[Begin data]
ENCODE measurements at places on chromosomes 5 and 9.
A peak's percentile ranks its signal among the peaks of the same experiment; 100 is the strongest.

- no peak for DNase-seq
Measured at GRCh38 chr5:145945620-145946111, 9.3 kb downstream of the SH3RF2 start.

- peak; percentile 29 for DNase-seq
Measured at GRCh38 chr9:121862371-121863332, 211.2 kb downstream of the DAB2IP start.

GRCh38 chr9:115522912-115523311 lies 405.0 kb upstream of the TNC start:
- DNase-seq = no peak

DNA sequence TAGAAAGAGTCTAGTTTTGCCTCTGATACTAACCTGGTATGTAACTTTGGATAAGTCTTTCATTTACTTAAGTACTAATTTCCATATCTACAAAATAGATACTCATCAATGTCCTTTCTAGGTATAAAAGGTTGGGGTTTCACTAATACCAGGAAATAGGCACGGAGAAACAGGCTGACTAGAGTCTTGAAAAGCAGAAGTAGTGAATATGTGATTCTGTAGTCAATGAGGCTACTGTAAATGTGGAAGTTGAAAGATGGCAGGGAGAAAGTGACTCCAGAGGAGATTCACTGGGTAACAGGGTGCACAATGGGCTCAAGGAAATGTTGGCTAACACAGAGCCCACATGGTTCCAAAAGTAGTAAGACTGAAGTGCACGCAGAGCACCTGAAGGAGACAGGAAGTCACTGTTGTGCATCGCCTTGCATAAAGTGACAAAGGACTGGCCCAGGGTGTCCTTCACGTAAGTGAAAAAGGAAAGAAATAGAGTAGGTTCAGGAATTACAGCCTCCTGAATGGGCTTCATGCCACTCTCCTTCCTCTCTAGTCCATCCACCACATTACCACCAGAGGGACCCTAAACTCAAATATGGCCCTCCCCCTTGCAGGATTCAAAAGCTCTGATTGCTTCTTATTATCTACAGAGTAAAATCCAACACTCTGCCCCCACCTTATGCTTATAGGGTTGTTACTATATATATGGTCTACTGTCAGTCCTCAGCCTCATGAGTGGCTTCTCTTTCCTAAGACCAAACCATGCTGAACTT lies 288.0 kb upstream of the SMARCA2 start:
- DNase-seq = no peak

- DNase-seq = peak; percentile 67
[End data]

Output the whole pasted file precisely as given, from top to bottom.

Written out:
ENCODE measurements at places on chromosomes 5 and 9.
A peak's percentile ranks its signal among the peaks of the same experiment; 100 is the strongest.

- no peak for DNase-seq
Measured at GRCh38 chr5:145945620-145946111, 9.3 kb downstream of the SH3RF2 start.

- peak; percentile 29 for DNase-seq
Measured at GRCh38 chr9:121862371-121863332, 211.2 kb downstream of the DAB2IP start.

GRCh38 chr9:115522912-115523311 lies 405.0 kb upstream of the TNC start:
- DNase-seq = no peak

DNA sequence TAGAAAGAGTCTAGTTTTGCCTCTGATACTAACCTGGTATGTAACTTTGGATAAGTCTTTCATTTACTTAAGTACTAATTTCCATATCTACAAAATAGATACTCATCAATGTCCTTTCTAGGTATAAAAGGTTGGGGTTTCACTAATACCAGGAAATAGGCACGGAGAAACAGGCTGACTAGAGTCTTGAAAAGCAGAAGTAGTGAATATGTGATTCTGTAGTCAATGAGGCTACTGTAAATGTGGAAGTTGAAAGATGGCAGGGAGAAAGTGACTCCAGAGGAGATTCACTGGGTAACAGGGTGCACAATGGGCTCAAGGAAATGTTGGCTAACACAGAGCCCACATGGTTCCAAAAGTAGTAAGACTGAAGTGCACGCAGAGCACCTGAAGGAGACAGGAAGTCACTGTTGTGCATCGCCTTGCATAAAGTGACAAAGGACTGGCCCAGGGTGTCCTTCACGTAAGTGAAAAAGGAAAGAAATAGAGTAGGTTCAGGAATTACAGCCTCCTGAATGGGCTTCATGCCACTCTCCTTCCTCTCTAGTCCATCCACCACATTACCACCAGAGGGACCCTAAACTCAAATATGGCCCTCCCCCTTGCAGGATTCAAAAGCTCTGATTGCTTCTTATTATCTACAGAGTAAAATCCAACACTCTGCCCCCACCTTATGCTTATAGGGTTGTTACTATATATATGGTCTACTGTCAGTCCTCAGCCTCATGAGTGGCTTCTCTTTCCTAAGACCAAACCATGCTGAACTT lies 288.0 kb upstream of the SMARCA2 start:
- DNase-seq = no peak

- DNase-seq = peak; percentile 67